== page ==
21st Annual CAF Conference: committed to the economic and social development of the region

1,000 participants gathered together 21st Annual CAF Conference.

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Carola Balbuena/ @cbscarola

Regulatory Affairs and Public Policy Manager of Telefónica 

Within the context of the 21st Annual CAF Conference, more than 1,000 participants gathered together last week including regional experts, diplomats, economists, and representatives from the private sector like Telefónica and civil society. During the two days that this conference took place, experts analysed the current political and economic status of the different Latin American countries, as well as the vision that President Donald Trump’s administration has regarding the region.

Telefónica was present in the event because it is a company that is committed with the economic and social development of the region, and because it considers that although investments in infrastructures will not by themselves bring the multiple benefits of the digital age, they are a fundamental requirement for guaranteeing an inclusive information society.

As for the challenges facing the region in terms of economic development, a stable environment can be perceived in macroeconomic and inflationary terms, assured the president of CAF, Development Bank of Latin America, Luis Carranza. However, it’s obvious that the economic growth of the region has stalled in the last few years, leading to the mandatory question regarding what is the formula that these countries will use to recover a reasonable growth index. In this frame of mind, Carranza made a call to promote a pact for productivity where innovation, R&D, and investment would go hand in hand. For his part, Mario Bergara, President of the Bank of Uruguay, emphasized the importance that having a flexible exchange rate represents for modern economies; this flexibility has contributed to the stability of the financial markets in some of the countries in the region, said Bergara. Furthermore, Bergara referred to the challenges and opportunities that technologies such as the Internet, Big Data, and automation mean for the region. One of the central subjects is that of the taxation of the services.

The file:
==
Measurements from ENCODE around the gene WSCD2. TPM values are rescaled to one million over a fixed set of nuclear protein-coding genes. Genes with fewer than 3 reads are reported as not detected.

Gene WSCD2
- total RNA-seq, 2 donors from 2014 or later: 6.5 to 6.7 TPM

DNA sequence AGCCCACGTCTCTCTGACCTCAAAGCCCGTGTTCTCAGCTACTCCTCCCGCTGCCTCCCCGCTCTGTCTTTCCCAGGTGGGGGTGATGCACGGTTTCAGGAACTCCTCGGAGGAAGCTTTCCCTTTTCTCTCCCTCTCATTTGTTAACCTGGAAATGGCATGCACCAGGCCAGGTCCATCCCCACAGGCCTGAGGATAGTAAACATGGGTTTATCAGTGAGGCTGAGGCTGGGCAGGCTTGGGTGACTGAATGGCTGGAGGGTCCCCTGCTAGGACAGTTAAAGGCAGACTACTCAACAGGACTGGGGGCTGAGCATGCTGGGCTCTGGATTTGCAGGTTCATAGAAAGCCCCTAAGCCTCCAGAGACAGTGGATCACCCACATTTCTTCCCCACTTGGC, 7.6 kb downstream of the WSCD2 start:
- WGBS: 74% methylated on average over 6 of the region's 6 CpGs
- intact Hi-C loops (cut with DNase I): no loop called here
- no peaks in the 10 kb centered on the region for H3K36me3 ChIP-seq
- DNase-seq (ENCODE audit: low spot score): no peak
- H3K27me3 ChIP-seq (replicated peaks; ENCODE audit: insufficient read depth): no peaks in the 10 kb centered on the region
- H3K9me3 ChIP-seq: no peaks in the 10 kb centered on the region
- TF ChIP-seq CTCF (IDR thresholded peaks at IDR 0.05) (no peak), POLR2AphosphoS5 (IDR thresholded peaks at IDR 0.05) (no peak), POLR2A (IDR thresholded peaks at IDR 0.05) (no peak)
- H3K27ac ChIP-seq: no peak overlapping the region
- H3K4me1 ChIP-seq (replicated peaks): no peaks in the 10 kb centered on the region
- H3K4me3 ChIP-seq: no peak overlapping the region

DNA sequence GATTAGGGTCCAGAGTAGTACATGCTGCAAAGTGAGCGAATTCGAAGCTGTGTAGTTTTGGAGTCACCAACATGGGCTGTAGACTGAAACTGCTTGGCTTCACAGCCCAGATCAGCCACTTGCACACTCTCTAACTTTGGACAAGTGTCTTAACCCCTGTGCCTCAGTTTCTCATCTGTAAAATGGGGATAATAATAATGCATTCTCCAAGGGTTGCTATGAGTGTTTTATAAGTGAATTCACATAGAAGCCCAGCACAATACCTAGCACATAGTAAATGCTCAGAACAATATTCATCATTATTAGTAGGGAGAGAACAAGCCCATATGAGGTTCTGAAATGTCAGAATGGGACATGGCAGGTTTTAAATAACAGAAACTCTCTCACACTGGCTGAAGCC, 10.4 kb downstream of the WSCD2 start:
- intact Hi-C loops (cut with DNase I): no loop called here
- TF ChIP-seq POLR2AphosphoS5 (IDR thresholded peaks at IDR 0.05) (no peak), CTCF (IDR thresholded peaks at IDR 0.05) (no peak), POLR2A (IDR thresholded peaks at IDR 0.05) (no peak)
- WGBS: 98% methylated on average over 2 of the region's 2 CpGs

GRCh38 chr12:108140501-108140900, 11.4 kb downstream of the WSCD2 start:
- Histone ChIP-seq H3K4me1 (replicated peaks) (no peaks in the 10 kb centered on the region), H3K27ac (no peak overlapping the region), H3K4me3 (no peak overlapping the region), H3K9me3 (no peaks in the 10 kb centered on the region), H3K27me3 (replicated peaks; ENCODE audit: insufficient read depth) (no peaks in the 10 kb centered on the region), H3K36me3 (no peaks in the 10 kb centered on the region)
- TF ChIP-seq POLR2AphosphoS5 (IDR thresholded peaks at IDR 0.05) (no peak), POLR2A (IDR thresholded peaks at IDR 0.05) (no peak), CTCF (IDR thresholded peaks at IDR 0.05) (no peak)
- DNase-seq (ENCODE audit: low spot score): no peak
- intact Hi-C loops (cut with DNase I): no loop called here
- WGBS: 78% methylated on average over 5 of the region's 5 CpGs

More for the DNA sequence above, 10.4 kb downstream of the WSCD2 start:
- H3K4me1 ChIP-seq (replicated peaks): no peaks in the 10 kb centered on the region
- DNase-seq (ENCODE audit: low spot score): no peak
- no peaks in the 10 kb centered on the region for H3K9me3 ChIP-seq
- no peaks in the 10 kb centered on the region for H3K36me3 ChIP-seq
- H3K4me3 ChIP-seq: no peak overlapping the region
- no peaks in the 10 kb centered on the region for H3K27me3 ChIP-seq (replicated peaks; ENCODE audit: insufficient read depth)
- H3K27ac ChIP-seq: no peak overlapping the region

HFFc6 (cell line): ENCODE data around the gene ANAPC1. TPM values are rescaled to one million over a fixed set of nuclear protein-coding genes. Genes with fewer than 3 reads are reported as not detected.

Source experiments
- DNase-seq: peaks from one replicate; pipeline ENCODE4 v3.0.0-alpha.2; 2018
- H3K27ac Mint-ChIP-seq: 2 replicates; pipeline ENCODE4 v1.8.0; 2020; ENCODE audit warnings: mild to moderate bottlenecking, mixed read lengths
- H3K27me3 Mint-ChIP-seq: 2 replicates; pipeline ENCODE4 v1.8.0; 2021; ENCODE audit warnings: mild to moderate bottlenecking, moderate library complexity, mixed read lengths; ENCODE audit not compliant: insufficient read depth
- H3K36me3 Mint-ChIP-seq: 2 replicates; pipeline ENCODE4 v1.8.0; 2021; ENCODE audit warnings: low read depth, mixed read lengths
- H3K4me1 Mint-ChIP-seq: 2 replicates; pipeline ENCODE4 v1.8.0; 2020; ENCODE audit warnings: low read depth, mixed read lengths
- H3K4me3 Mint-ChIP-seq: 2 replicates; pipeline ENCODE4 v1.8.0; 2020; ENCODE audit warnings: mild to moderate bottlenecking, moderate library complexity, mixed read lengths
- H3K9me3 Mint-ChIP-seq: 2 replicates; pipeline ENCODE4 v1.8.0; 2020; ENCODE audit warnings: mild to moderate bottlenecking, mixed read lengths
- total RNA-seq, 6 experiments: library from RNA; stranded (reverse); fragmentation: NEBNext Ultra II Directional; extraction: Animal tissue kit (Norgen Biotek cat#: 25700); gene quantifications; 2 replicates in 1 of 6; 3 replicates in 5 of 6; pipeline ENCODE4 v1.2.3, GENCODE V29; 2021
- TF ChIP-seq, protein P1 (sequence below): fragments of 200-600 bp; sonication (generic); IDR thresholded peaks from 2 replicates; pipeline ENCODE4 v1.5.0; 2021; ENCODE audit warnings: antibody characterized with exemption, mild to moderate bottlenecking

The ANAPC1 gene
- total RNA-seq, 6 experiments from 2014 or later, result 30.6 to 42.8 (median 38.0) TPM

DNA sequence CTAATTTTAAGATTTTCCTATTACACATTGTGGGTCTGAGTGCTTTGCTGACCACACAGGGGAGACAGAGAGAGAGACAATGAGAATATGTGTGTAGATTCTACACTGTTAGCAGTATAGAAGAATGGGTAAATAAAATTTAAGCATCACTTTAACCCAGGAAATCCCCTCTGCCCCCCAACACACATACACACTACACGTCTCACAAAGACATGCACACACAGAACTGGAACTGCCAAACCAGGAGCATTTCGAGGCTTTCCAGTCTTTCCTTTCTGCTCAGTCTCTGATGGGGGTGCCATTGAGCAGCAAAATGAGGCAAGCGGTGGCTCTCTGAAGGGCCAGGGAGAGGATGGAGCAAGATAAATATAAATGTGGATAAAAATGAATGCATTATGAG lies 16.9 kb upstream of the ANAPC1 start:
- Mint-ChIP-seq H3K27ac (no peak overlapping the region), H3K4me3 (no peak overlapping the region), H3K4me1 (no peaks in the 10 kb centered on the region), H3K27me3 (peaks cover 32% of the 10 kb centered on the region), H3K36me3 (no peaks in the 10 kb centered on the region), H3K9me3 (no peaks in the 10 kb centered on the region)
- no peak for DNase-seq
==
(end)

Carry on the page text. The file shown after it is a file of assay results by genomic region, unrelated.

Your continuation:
The decentralization of services as a consequence of the use of Internet platforms such as Uber and Airbnb is generating challenges in issues such as the collection of taxes, where governments are losing important sources of revenue. These taxes cannot simply disappear because governments have to recover these losses through the increase of taxes to other services, with the consumer being the party most affected by this.

The Latin American heads of the International Monetary Fund (IMF), Alejandro Werner, and the World Bank, Jorge Familiar, provided their economic insights for the region. Familiar indicated that the region is not returning to the levels of poverty that were characteristic of the 1980s; the middle class continues to exits. The region continues to adapt to fiscal adjustments and continues to promote investment; in addition, the region continues to be open to free trade despite the global tendency towards a return to a protectionist model.

For his part, General Rick L. Waddell, Director of the White House’s National Security Council Office of Western Hemisphere Affairs, inaugurated the second day of the conference. Waddell emphasized that the purchasing power of the region in the last few decades has promoted investments by the private sector in several countries in the region. Issues such as the fight against drug trafficking and corruption continue to be problems that afflict Latin American societies, and he made a call to fight these ailments. Similarly, Waddell also referred to free trade, indicating that even though the United States will continue to promote a liberalizing agenda, the government of President Trump will revisit treaties that have been exceeded by the challenges of the digital era itself, such as the case of the North American Free Trade Agreement (NAFTA). The president of the United States assured that NAFTA 2.0 will have to respond to these and other challenges of an interconnected world. However, and as the trade representative from the United States (USTR) Robert Lighthizer has been continuously repeating, one of the subjects that most concerns this administration is the subject of the trade balance deficit of the United States. Regarding this point, Santiago Levi, Vice-President of Sectors and Knowledge at the Inter-American Development Bank, warned that the deficit problem in the trade balance of the United States will not be resolved through renegotiating NAFTA; the United States will have to solve this problem through the generation of better savings and investment indexes, as well as by finding solutions to for the enormous fiscal deficit that is burdening that nation.

The conclusions reached in this event are an invitation to reflect and stimulate dialogue between the different actors of society. This is why we will continue to participate in these types of forums in order to keep nurturing this dialogue and to expand our understanding of the needs that afflict our Latin American countries.



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